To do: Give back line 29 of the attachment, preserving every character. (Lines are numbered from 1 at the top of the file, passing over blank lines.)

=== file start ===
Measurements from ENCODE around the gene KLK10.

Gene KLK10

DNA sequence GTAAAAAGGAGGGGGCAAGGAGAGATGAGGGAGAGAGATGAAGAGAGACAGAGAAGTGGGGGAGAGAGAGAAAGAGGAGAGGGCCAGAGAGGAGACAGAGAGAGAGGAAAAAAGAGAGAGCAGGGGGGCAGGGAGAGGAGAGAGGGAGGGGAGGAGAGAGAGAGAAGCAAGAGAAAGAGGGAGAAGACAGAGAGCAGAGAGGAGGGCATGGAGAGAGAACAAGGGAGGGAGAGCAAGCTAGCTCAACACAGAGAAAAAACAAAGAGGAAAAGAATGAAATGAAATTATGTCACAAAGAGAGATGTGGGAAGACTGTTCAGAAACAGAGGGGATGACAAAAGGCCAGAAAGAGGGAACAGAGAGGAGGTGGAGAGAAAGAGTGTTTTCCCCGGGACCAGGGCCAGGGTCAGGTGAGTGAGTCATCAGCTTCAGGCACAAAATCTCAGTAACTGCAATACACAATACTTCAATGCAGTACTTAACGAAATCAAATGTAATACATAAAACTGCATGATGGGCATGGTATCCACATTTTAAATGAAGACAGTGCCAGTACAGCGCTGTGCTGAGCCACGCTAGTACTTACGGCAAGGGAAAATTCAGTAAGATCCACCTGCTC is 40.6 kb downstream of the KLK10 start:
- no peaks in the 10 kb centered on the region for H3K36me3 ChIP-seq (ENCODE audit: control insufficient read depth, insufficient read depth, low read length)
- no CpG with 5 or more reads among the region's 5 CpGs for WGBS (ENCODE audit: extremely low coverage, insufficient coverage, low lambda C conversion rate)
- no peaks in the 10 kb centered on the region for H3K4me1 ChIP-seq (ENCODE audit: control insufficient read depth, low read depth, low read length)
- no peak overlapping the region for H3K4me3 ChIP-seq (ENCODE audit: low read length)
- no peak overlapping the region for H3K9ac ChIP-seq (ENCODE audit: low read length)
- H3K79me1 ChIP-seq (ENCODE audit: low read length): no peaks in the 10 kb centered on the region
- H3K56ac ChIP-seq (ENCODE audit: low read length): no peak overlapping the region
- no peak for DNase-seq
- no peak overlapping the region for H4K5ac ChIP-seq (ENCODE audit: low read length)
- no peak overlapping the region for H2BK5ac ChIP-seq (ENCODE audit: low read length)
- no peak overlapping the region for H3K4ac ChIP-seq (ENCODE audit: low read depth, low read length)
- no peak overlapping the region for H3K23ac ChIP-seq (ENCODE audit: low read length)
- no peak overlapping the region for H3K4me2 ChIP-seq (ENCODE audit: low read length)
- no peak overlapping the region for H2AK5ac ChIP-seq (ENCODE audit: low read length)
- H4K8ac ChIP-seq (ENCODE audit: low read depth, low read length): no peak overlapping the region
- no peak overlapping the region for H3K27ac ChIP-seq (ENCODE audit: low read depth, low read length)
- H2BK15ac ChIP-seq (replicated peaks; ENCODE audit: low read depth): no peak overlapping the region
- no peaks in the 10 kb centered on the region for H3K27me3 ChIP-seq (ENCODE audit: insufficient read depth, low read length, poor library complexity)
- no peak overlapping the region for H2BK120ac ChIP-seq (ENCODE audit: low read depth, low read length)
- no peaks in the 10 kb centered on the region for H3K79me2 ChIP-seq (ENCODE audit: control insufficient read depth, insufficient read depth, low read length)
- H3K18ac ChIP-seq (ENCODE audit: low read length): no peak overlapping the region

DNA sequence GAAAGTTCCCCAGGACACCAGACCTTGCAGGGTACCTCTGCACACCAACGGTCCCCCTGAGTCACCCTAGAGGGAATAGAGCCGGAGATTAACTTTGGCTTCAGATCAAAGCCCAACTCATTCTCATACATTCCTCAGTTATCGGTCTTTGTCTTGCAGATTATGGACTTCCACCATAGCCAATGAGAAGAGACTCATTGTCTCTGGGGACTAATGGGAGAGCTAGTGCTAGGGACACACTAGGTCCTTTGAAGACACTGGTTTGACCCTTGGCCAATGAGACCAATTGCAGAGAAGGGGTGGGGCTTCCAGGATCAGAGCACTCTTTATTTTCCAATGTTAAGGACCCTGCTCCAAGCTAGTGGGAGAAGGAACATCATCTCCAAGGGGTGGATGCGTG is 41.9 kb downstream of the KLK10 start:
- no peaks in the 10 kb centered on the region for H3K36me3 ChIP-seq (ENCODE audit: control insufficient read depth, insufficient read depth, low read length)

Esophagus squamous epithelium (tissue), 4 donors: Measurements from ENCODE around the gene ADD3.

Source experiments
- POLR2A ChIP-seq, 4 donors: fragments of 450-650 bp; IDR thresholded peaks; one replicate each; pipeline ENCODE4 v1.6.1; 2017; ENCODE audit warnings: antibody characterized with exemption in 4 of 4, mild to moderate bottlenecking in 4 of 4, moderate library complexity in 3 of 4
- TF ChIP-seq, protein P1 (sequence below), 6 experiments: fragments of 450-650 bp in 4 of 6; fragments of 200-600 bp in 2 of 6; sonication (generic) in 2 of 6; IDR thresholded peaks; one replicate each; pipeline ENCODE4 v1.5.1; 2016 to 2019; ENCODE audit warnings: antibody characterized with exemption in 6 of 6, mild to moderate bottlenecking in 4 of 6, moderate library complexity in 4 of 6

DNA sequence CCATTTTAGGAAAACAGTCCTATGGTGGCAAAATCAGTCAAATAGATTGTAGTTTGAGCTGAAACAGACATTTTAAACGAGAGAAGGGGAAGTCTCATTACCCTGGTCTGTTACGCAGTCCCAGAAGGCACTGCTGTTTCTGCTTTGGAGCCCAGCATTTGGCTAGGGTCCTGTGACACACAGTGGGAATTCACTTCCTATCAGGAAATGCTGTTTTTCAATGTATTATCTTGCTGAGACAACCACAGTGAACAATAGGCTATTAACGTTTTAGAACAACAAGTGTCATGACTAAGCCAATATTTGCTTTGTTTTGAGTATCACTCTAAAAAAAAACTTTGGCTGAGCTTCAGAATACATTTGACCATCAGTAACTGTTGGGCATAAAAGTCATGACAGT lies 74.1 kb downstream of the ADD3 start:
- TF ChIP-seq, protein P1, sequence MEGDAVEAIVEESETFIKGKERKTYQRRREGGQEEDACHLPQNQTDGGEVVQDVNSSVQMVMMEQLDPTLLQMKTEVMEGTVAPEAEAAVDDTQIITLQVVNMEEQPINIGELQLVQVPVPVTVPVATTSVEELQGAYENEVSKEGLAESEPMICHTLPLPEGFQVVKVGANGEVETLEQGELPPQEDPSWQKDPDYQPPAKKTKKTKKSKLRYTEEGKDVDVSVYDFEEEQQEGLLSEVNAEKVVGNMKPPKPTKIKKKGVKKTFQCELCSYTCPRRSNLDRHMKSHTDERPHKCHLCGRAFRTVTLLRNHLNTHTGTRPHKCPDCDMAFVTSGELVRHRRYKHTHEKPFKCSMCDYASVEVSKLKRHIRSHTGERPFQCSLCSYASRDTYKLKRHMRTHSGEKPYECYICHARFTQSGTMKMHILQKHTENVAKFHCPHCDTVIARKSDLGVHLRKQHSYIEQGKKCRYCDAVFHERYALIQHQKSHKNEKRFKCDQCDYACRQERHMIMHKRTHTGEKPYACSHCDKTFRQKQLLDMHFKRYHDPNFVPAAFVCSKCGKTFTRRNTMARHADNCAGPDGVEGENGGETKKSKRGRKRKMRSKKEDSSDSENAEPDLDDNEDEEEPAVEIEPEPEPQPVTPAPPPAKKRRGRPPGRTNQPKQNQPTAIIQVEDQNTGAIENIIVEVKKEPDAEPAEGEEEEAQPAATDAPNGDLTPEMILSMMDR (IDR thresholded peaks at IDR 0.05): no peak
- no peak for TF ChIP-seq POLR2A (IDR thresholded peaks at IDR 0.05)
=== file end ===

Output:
- POLR2A ChIP-seq, 4 donors: fragments of 450-650 bp; IDR thresholded peaks; one replicate each; pipeline ENCODE4 v1.6.1; 2017; ENCODE audit warnings: antibody characterized with exemption in 4 of 4, mild to moderate bottlenecking in 4 of 4, moderate library complexity in 3 of 4